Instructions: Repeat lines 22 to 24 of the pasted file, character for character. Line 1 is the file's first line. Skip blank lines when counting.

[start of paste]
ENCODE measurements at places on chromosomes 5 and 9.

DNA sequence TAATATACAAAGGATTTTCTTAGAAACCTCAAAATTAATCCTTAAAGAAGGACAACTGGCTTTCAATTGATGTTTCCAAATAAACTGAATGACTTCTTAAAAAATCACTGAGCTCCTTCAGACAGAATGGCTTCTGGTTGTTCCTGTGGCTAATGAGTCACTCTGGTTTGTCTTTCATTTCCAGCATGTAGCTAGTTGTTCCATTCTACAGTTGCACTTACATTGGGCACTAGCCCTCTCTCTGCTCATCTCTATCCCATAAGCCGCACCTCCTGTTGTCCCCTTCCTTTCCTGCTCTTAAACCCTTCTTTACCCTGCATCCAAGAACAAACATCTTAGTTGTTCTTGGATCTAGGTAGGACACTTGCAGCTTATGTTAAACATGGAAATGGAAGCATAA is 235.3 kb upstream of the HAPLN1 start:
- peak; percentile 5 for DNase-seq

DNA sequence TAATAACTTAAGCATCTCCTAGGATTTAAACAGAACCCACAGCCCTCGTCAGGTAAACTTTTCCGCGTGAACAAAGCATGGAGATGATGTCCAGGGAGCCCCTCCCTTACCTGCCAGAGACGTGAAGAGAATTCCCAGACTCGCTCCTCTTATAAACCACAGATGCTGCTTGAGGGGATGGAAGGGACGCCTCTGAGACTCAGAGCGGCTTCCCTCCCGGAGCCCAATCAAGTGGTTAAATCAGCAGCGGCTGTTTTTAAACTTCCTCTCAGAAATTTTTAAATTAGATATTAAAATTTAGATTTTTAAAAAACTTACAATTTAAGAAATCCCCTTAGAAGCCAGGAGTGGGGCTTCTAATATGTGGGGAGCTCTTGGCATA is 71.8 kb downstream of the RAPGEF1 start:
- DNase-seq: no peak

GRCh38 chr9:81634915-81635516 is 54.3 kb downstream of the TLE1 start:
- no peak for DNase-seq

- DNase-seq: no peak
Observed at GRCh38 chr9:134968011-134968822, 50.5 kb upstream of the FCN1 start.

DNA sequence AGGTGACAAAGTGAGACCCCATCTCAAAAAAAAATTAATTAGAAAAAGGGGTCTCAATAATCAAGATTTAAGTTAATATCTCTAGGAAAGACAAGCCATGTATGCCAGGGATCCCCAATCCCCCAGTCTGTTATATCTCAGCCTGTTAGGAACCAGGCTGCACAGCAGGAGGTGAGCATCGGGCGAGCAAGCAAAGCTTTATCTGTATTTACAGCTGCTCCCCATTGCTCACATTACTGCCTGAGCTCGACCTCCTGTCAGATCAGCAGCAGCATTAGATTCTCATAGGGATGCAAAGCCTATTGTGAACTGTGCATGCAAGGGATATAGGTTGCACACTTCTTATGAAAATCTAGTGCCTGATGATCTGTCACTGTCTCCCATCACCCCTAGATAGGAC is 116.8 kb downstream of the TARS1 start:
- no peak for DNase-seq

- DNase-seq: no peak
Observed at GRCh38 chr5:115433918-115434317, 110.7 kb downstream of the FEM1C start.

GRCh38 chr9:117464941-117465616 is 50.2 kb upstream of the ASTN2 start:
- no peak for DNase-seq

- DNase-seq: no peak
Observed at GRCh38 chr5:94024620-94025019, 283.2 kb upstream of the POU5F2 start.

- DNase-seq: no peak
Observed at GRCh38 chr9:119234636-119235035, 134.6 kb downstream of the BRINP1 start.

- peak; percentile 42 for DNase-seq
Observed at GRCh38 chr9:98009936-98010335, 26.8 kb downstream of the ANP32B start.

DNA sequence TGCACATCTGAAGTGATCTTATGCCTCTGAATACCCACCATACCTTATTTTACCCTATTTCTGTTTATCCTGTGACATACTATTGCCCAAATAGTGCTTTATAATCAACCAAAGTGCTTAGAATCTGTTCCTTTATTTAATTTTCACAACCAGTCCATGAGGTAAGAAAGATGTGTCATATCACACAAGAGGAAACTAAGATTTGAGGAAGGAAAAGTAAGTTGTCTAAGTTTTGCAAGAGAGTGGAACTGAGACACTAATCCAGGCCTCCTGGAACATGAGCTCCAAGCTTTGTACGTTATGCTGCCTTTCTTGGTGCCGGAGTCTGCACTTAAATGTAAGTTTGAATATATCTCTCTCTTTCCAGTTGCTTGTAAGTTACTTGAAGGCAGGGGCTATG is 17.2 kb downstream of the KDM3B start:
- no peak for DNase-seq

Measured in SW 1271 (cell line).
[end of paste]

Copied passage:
DNA sequence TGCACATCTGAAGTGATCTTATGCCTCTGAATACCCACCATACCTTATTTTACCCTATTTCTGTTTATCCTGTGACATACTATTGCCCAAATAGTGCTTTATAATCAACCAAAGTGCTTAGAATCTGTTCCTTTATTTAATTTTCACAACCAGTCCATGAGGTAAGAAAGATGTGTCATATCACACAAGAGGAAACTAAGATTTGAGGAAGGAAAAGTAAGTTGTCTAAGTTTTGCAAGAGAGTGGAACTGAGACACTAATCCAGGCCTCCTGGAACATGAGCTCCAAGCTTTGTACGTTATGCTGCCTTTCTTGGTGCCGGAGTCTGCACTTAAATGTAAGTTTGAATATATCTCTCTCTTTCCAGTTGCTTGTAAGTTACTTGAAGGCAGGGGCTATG is 17.2 kb downstream of the KDM3B start:
- no peak for DNase-seq

Measured in SW 1271 (cell line).